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How the city must deal with sex

 

This is Nargis. It was someone we knew. Someone we worked with. So when we created this mascot, we thought we will call her Nargis, after the young girl we knew who worked at a news television station in New Delhi. Well, not quite New Delhi, actually her office was in Noida. Next a lung-searing car market. One of the worst parts of the satellite town. Yes, we also remembered the genteel actress by the same name.

Nargis lives, still does, in east Delhi. Across the Yamuna, across the area called Shahdara. Nargis travels by bus and by metro, touched and taunted, often, at every stop. We could go on and tell the tale of her humiliation but you already know all of that, don’t you?

Instead, shall we talk about something else?

Let’s talk about sex and the city in 2012. 2011, so many have told us, was the year of the protester, the year of the common man, the year of the citizen. Some of the protests were for democracy, against corruption (sometimes called by that gardening phrase ‘graft’), against human rights abuses, against dictators, against Wall Street, for main street but in it all the where was the woman?

In each case, from the rape and harassment of women in libidinous Libya to women employees as some of the first collateral damage (or ever reinforced glass ceilings) during a recession, one half of humanity faces the brunt of most crisis.

In India, not the least by the very act of stepping outside the home each day. Or even by staying in.

Every statistic shows that crime against women, whether it is domestic violence or harassment and violence on the streets is rising steadily in India. Even the new year partying headlines this year was all about how a bunch of goons tried to abduct a woman outside a mall in New Delhi enraged at (guess?) a club that refused to let them in.

What kind of a emerging superpower are we that we cannot protect women when they step out of the house?

What kind of trillion dollar economy are we that in the capital of the country rape and molestation cases have rised by around 800 percent in the last 40 years?

Last year was the year of the SlutWalk in India, a good initiative by a handful of college students and yet it is not enough to walk once in a while – we must now truly walk the talk.

Last year we worked to create an ecosystem using technology and social networking that enables women to seek protecting using technology more effectively.

Created by the mobile VAS or value-added-services major CanvasM, the Fight Back women’s safety SOS mobile app is now ready and available for download on http://www.whypoll.org.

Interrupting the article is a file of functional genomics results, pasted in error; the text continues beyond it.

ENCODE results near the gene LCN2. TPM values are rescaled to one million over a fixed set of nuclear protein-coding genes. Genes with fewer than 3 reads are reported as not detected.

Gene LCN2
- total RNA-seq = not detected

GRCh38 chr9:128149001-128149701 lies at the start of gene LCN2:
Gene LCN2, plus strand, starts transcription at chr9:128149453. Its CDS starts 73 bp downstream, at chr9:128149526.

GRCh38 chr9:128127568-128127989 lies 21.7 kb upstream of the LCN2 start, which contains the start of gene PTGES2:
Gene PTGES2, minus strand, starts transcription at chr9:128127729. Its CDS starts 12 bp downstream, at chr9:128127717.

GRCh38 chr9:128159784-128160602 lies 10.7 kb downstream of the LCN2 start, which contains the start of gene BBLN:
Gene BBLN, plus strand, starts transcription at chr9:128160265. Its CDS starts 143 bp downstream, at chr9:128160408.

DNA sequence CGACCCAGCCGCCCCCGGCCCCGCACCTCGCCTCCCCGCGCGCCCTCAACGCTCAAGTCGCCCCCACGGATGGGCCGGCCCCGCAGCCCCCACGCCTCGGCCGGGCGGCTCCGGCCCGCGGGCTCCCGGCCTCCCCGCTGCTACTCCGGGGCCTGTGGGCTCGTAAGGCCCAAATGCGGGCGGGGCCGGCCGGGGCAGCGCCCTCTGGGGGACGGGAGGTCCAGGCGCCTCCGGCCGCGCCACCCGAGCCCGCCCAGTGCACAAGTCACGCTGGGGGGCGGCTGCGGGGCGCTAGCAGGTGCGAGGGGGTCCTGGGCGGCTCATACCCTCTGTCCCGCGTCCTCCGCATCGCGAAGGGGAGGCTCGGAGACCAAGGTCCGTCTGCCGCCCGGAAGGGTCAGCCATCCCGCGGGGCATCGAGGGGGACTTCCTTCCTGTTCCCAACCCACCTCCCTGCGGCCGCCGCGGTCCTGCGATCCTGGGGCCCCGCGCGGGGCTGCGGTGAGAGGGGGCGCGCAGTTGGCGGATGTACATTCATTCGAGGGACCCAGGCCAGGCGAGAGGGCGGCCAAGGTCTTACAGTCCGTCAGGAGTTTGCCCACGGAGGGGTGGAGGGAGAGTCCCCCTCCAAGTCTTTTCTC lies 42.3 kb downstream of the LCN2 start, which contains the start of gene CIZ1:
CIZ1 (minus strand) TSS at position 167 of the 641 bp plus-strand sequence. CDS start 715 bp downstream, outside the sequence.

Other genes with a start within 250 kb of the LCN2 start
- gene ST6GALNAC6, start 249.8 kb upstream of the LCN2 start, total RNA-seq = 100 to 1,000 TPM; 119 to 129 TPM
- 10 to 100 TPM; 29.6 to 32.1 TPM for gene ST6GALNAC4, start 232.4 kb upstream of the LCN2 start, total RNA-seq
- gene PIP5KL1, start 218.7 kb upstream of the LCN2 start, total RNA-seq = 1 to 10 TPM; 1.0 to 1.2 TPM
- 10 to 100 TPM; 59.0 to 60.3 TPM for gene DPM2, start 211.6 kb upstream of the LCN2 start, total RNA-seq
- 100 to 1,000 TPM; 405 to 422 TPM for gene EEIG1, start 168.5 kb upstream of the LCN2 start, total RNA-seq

At a touch of a button, it sends out SOS-s to 5 pre-selected mobile phone numbers, 5 email addresses and updates the Facebook status of the user. Its one way of reaching out for help, swiftly, and quickly aids investigation because it points out exactly where the incident happened through GPS or satellite tracking.

But this year there has to be more. A fight back needs to be a daily, routine build-up and not a one-off affair. That our cities are unsafe is common knowledge but how do we use citizen technology better to make things more effective, more responsive, more swift?

We are looking at one big idea,

We need to look at our urban maps carefully and see what are the sites of violence? Often you will realise that there are recurring hotspots. These need to be pointed out. Who is going to point them out?

You will.

It is actually quite simple.

If you have ever felt harassed or threatened somewhere, and you are not going to the police (which you should), come to  www.whypoll.org and report the incident.  All you need to do is tell us what happened and where it happened, and this will be reflected on the Unsafe Map, while you will remain ANONYMOUS.

How does this work?

The more incidents are reported – there are massive under reporting (70, even 80 percent of the incidents never get reported) at this point in India – the more there will be pressure to secure those places.

Remember after Nelson Mandela Marg, in south Delhi, and in front of the toniest mall, DLF Emporio, in India, appeared on the Unsafe Map list, there are now police pickets on both ends of the long, dimly lit road.

We  need many many more such reports so that we can develop better, more effective maps. It’s FREE and all you need to do to go and report is log on to http://www.whypoll.org.

Also, there are even simpler ways – you can post the incident on the Facebook wall of Whypoll or Twitter with the hashtag #FB (for Fight Back). Anything with #FB on it and we will spot. All you need to do is put the incident – time – place and we will put it on the map. You will remain ANONYMOUS.

Help us map India in a different way. This is the topography of safety for women.

 

 

 

 

 

 

 

 

 

 

 

 

 

 

 

 

 

 

 

 

 

 

 

 

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